However, it is important that taxpayers are aware of the tax position when receiving pension income. Apart from the special tax-free benefits, pension income is treated as earned income for Income Tax purposes and any Income Tax payable is calculated as per the usual rules. The personal allowance for the current tax year is £12,570. There is no liability to pay National Insurance contributions on pension income.

Income Tax is also due on the State Pension, earnings from employment or self-employment and any other taxable income received.

Pensions triple lock to be reinstated

The triple lock guarantee on pensions that was suspended for the current 2022-23 tax year is to be restored from April 2023. In September 2021, the government announced that its triple lock guarantee on pensions was to be abandoned for one year due to unprecedented fluctuations to earnings caused by the COVID-19 pandemic.

The triple lock guarantee was first introduced in 2010 and had remained in place until April 2022. The guarantee had seen the full yearly State Pension increase by over £2,050 in this period. The triple lock is the mechanism used to calculate increases to the state pension each year. Under the triple lock guarantees the basic state pension rises by whichever is the highest out of average earnings growth, inflation or 2.5%.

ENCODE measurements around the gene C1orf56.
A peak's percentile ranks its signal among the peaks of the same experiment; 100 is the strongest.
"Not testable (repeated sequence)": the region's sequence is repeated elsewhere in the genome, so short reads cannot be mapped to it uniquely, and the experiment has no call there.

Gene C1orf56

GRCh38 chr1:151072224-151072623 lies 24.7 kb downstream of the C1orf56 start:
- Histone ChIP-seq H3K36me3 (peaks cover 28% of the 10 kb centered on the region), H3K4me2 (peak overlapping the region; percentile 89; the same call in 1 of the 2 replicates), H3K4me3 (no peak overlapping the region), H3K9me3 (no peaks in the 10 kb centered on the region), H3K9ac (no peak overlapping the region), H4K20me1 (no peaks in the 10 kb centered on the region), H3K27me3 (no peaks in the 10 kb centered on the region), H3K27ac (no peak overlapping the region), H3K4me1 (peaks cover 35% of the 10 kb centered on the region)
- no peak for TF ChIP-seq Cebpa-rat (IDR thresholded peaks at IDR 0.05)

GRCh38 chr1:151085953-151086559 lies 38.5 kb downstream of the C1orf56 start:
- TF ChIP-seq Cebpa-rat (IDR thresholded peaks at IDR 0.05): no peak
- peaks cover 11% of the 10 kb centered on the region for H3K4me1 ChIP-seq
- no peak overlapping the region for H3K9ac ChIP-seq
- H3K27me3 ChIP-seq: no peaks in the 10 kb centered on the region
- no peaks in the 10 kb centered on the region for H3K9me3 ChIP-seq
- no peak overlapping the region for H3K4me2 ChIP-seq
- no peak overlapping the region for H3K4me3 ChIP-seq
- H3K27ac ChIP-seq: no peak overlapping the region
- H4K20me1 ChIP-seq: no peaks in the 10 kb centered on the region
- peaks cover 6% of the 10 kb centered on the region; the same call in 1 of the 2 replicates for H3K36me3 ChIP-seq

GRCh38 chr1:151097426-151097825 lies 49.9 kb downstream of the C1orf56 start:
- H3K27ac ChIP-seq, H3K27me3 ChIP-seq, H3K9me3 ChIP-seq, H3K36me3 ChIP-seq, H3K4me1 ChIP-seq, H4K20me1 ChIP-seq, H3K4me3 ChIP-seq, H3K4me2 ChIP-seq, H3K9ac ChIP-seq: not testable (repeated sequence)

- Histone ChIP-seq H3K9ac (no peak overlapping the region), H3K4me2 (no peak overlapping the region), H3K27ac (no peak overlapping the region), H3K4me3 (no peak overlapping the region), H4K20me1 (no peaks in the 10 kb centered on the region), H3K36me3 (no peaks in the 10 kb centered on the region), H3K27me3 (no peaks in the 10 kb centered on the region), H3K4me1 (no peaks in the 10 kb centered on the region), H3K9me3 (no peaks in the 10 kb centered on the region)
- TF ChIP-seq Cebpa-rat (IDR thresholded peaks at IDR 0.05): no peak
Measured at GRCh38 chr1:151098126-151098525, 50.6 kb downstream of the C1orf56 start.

The confirmation that the government will reinstate the triple lock from April 2023 means that the state pension increase will be based on the reading of the consumer price index (CPI) for September 2022. Based on current forecasts this is likely to be significantly higher than the forecast inflation rate for 2023-24 and likely to be in the range of a 10% increase. 

The change was announced in Parliament by the Chief Secretary to the Treasury and remains subject to the Secretary of State’s review. This decision will bring some cheer to many of those in receipt of the State Pension especially following the changes this tax year and the inflationary pressures affecting the real value of their pension. 

Changes in State Pension age

The State Pension age is currently 66 and two further increases are set out in legislation: a gradual rise to 67 for those born on or after April 1960; and a gradual rise to 68 between 2044 and 2046 for those born on or after April 1977.